Catch up on stories from the past week (and beyond) at the Slashdot story archive

 



Forgot your password?
typodupeerror
Check out the new SourceForge HTML5 internet speed test! No Flash necessary and runs on all devices. ×
Programming Privacy Science

Anonymous No More: Your Coding Style Can Give You Away 220

itwbennett writes Researchers from Drexel University, the University of Maryland, the University of Goettingen, and Princeton have developed a "code stylometry" that uses natural language processing and machine learning to determine the authors of source code based on coding style. To test how well their code stylometry works, the researchers gathered publicly available data from Google's Code Jam, an annual programming competition that attracts a wide range of programmers, from students to professionals to hobbyists. Looking at data from 250 coders over multiple years, averaging 630 lines of code per author their code stylometry achieved 95% accuracy in identifying the author of anonymous code (PDF). Using a dataset with fewer programmers (30) but more lines of code per person (1,900), the identification accuracy rate reached 97%.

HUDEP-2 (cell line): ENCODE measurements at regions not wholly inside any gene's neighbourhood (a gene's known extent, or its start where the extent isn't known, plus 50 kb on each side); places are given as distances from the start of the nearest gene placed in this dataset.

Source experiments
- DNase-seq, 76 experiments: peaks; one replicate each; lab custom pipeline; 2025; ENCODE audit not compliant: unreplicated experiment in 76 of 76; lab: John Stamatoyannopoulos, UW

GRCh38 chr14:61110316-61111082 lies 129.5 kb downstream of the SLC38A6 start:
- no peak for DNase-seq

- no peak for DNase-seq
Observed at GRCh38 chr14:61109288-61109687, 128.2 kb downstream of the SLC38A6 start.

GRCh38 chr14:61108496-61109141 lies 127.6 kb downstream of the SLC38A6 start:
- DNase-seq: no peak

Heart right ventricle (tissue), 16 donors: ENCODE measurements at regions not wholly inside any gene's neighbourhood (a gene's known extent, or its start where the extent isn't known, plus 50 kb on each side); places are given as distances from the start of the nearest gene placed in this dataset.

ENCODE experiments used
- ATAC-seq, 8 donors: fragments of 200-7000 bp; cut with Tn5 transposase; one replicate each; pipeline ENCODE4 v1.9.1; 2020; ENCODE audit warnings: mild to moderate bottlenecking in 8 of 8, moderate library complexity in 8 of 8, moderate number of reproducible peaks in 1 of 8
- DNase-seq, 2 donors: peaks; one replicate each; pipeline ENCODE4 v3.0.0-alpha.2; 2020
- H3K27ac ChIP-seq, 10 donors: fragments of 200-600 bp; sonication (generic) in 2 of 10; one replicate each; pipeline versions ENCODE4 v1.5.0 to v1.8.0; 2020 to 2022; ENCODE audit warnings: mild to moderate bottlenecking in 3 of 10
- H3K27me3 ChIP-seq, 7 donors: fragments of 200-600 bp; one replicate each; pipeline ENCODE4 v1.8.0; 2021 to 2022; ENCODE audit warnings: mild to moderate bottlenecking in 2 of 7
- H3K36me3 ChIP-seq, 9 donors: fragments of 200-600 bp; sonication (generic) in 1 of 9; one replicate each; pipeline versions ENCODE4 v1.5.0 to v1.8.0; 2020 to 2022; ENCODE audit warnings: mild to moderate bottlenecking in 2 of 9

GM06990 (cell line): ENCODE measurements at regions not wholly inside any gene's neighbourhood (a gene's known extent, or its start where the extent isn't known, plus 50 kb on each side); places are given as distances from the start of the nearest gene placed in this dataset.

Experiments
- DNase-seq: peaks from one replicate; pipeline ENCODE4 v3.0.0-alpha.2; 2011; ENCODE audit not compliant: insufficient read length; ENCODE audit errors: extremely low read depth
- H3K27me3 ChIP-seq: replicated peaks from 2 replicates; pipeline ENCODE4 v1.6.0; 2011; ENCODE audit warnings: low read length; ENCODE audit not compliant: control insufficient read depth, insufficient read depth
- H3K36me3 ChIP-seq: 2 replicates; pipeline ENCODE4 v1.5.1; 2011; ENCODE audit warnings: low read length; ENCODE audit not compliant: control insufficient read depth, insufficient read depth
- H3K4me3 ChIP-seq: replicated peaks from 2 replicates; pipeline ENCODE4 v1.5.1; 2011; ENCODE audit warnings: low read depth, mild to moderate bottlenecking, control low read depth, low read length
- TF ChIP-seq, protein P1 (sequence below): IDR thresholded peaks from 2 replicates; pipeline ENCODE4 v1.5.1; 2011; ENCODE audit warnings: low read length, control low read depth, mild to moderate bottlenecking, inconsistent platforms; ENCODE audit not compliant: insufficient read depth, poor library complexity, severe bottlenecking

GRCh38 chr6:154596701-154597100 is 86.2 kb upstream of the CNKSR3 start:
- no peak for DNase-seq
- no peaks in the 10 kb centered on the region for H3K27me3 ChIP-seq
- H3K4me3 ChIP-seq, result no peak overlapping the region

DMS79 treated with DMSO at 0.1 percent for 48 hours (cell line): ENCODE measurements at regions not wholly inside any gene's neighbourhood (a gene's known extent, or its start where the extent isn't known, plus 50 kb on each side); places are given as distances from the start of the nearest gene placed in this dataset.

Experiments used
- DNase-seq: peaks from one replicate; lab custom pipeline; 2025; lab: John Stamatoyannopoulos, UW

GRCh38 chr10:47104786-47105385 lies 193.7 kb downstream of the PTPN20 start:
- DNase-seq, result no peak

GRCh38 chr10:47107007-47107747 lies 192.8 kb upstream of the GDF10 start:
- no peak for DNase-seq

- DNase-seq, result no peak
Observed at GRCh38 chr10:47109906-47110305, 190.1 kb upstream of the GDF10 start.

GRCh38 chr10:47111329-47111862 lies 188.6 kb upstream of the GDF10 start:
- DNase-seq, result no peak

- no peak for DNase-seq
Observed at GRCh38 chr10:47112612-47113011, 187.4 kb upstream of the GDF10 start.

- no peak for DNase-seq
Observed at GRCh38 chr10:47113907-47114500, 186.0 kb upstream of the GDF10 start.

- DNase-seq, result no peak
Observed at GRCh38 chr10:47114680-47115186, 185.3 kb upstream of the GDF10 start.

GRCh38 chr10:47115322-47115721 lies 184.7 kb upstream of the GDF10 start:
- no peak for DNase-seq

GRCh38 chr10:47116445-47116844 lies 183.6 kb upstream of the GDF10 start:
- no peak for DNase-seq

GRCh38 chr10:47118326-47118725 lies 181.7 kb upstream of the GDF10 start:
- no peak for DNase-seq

This discussion has been archived. No new comments can be posted.

Anonymous No More: Your Coding Style Can Give You Away

Comments Filter:
  • by msobkow ( 48369 ) on Wednesday January 28, 2015 @03:53PM (#48927173) Homepage Journal

    Can they do it with corporate code where there are naming and style standards in abundance, and code reviews to ensure those guidelines are followed?

    • by Marginal Coward ( 3557951 ) on Wednesday January 28, 2015 @03:57PM (#48927225)

      It seems like using the applicable features of the corporate version control system would be a lot easier - and possibly even better than 95% accurate.

    • That's what "git blame" is for...

      /me ducks and runs like hell...